ET122-30 The History and Spread of English
The English language has become a global phenomenon, with the number of speakers who learn it as a second language outnumbering those who acquire it as a first language. How did this situation develop? Where did English come from and how has it changed over time? What has happened to English as it has internationalised? This module will give you a comprehensive understanding of the historical and global complexity of the English language. You will learn about its roots and how it has developed. You will also gain an enhanced awareness of current issues related to its global spread and influence on other languages.
This module aims to offer students a comprehensive understanding of the roots of the English language and how it has developed. Students will gain an appreciation of its global influence and awareness of current issues related to its spread.
This is an indicative module outline only to give an indication of the sort of topics that may be covered. Actual sessions held may differ.
English and other languages in the world today
Language evolution and change
English -- and other languages -- in Britain today
Dialects and standard languages (with a focus on English in 19th and 20th century England)
Late Modern English (with a focus on Samuel Johnson and Jonathan Swift)
Early Modern English (with a focus on Shakespeare)
Middle English (with a focus on Chaucer)
Old English (with a focus on Beowulf)
Proto-English – and the other languages of Britain in the past
Language contact, with reference to the history of English in England
Overview of world varieties of English, and where they came from
English in Wales, Scotland and Ireland: historical overviews
History of English in North America
History of English in Australia and New Zealand
English in India: from trade to Raj to independence
English in other colonial and post-colonial contexts
Continuing spread? English language learning, teaching and use in the world today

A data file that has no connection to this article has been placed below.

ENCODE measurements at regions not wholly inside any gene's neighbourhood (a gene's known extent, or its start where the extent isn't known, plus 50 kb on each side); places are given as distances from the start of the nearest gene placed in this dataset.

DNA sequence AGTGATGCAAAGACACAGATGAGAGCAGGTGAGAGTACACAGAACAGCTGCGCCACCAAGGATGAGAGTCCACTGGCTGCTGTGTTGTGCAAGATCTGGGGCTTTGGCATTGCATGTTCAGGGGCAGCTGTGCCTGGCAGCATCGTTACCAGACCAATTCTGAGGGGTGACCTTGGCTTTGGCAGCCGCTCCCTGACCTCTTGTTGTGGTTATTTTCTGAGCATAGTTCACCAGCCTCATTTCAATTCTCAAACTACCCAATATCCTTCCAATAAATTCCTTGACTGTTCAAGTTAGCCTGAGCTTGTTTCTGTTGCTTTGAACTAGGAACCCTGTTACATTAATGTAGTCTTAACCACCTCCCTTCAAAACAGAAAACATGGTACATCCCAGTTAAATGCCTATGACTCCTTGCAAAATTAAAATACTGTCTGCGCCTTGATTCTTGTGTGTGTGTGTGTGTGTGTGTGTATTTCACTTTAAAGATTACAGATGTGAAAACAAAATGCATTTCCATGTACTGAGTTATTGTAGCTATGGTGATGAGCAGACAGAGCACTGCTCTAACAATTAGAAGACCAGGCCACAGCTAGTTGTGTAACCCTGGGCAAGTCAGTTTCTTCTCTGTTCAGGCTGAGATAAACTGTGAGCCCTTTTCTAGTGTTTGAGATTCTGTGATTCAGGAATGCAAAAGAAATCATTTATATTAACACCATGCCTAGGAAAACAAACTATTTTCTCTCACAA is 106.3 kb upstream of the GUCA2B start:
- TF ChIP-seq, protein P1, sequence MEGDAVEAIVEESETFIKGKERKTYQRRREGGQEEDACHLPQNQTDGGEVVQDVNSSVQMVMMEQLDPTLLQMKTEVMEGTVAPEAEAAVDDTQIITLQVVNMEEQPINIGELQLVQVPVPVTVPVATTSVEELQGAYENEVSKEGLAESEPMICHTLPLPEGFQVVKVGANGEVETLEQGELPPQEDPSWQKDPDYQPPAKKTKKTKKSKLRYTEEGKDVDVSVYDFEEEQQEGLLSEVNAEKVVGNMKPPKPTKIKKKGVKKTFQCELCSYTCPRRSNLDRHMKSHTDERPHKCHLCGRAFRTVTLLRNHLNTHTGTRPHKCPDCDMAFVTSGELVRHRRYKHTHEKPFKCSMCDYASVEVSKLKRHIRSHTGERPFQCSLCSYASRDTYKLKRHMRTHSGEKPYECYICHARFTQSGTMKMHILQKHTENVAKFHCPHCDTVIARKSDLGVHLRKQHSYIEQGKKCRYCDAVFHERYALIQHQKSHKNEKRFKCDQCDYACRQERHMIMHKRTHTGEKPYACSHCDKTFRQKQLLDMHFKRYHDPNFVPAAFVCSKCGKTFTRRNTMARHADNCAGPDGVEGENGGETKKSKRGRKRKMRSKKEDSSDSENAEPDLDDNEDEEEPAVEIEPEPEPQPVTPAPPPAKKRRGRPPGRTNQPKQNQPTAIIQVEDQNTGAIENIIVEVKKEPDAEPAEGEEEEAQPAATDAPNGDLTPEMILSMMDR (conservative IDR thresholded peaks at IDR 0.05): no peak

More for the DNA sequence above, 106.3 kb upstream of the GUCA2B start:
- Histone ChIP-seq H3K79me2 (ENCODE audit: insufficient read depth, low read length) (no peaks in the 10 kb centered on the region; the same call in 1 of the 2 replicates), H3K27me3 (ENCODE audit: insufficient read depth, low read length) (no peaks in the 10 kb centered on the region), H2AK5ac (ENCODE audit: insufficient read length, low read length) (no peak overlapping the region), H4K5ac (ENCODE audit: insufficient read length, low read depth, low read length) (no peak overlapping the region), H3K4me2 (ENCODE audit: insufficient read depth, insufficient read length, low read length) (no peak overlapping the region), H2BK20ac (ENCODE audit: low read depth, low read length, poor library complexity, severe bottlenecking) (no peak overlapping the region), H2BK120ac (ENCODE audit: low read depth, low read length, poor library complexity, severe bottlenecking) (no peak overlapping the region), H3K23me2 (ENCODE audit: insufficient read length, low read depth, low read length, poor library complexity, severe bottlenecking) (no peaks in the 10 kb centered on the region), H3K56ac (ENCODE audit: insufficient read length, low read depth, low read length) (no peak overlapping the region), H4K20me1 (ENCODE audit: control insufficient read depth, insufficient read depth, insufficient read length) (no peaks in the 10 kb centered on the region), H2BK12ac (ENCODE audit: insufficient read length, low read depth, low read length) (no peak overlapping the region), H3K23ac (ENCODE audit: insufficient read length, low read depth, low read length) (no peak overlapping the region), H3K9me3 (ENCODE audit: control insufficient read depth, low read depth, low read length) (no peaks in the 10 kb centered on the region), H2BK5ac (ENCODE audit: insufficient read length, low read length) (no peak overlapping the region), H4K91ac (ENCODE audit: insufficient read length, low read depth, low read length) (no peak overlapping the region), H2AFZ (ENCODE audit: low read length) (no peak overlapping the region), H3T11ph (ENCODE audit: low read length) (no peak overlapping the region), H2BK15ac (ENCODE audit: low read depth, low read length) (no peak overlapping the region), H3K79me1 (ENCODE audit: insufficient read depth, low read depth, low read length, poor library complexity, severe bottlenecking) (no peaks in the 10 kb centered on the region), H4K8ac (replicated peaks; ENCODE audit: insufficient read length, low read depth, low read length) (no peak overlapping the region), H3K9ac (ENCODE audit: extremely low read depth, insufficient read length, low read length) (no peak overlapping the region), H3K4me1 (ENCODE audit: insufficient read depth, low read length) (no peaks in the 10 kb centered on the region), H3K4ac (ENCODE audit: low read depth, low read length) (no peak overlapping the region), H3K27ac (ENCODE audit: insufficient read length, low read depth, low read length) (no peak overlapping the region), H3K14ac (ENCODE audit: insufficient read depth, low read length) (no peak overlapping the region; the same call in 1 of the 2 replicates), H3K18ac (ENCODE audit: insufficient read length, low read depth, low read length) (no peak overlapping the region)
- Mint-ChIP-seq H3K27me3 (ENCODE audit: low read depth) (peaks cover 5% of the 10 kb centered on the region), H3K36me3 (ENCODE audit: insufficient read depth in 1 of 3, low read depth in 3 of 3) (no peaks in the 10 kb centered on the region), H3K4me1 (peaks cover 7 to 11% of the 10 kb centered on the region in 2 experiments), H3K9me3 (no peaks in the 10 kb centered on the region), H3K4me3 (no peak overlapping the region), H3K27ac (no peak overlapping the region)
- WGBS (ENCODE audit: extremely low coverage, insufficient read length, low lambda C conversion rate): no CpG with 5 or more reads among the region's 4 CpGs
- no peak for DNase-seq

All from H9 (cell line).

Linguistic imperialism versus demands for English
Linguicide and language ecology
The future of English
By the end of the module, students should be able to:
- Upon successful completion of this course, students should: * demonstrate understanding of the ways in which languages evolve and change* understand processes of standardization, both in relation to English and other languages * demonstrate a knowledge of broad trends in the historical development of English in England* understand the way English has been affected by contact with other languages, and how its learning and use can have an impact on other languages
Indicative reading list
Barber, C., Beal J. C. & Shaw, P.A. (2009). The English Language. A Historical Introduction. Cambridge: Cambridge: University Press.
Baugh, A. C. & Cable, T. (2002). A history of the English language. 5th edition. London: Routledge.
Crystal, D. (1997). English as a global language. Cambridge: Cambridge University Press.
Fennell, B. (2001). A history of English: A sociolinguistic approach. Oxford: Blackwell.
Graddol, D. (2006). English next. London: The British Council.
Hough, C. & Corbett, J. (2013) (2nd ed.) Beginning old English Basingstoke: Palgrave Macmillan.
Phillipson, R. (1992). Linguistic imperialism. Oxford: Oxford University Press.
Pennycook, A. (1994). The cultural politics of English as an international language. Harlow: Longman.
Pons-Sanz, S.M. (2014). The language of early English literature: From Caedmon to Milton. Basingstoke: Palgrave Macmillan.
Svartvik, J & Leech, G. (2006). English: One tongue, many voices. Basingstoke: Palgrave Macmillan.
Subject specific skills
- Develop an understanding of how English has become a global language.
- Develop an enhanced awareness of current issues related to its global spread and influence on other languages.
- Develop an understanding of how the English language has changed over time.
- Develop a comprehensive understanding of the historical and global complexity of the English language.
- Develop ability to analyse how English was / is used in different historical periods and different geographical regions
- Analyse language in general and the English language in particular at every level from the word to its place in society at large.
- Develop a solid grasp of the theories and research findings related to language acquisition, language use and applied linguistics.
- Develop knowledge and understanding of the nature of language and how it is used in communication between people from different linguistic and cultural backgrounds.
- Develop the ability to learn independently and to gain intellectual breadth and flexibility
|Lectures||18 sessions of 2 hours (12%)|
|Seminars||18 sessions of 1 hour (6%)|
|Other activity||4 hours (1%)|
|Private study||242 hours (81%)|
Private study description
Reading subject materials
Other activity description
No further costs have been identified for this module.
You do not need to pass all assessment components to pass the module.
Assessment group A
Portfolio assignment on the spread of English
Portfolio assignment on the history of English
Feedback on assessment
Written feedback on the assignment will be provided on the Centre's standard feedback sheets, which conform to Faculty regulations. This will include both summary and detailed feedback. Where appropriate, additional feedback may be provided via personal meetings with the tutor.
This module is Core for:
- Year 1 of UETA-Q311 in English Language and Linguistics (with Intercalated year)